When I asked him to say more, he took a long pause and then replied, "A lot of things that people say they believe turn out to be hollow. When you go through something like this, you discover who really cares. You learn what a person is prepared to give and do for someone else. For us," he concluded, "it’s about actual relationship. Not ideas."

Suffering to him was a proving ground, an uncomfortable way of learning what really matters, a portal to glimpses of the depths of good character. As psychiatrist Victor Frankl famously put it, "What is to give light, must endure burning."

This is that grieving husband, steeped in the harsh effects of cancer, yet gaining insight into better ways to live. To be fully restored and experience the joy of abundant life, it is necessary to fully absorb both the difficult feelings and the damaging facts.

WHY? WHY? WHY?

The nurse had hardly left the room when the angry woman turned to me, the spiritual health practitioner who had just been introduced to the family. "Why does there have to be suffering? Answer me that!" she demanded.

I was standing near the head of the bed where her 85-year-old dad lay dying, a gaunt figure struggling for breath. The woman’s siblings and their mother, the soon-to-be widow, seemed more resigned, less belligerent in their posturing against the care they were receiving.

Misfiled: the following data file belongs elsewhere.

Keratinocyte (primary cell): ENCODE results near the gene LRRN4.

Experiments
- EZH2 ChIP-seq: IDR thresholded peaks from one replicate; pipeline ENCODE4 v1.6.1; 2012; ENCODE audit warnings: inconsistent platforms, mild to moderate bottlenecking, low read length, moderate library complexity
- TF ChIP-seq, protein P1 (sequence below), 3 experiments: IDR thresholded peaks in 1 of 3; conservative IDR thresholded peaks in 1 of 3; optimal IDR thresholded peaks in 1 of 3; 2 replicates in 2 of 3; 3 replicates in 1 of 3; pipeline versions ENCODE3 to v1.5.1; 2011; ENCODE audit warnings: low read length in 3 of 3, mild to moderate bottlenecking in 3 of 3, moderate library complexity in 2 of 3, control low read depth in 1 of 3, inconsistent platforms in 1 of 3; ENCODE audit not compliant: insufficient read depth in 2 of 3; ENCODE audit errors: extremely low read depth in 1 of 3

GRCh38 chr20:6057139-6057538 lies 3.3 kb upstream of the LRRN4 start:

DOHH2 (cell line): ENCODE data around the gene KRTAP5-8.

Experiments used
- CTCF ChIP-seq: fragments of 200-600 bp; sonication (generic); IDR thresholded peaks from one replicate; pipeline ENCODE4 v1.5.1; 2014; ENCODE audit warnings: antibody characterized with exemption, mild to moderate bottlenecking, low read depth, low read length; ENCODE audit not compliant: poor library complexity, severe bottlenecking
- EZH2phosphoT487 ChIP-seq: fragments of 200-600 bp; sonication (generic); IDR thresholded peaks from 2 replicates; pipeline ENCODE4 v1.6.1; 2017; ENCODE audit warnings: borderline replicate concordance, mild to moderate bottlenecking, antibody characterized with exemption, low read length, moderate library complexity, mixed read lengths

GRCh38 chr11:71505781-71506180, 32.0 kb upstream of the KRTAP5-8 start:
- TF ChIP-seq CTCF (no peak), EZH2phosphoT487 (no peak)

I took a step toward her, looked her full in the face and said, as softly and directly as I could, "The short answer is that nobody knows. You are asking the question that has vexed and perplexed humanity for as long as we’ve been around."

I paused and watched the frustration of her circumstances cloud her face and mishmash her emotions like shiny stones in a jeweller’s tumbler.

While it was not an appropriate time for me to suggest people often discover new depths of their own humanity as a result of direct exposure to agony, she was beginning to grasp the notion that death is the natural end of every life. This is a truth we all know, yet only rarely truly feel. She was feeling it.

When the initial barrage of hostility was spent, a different conversation slowly emerged. Questions of transcendence surfaced. "What comes next?" she wondered. Her father had been raised in the Church and now she sought opinions on heaven and the afterlife.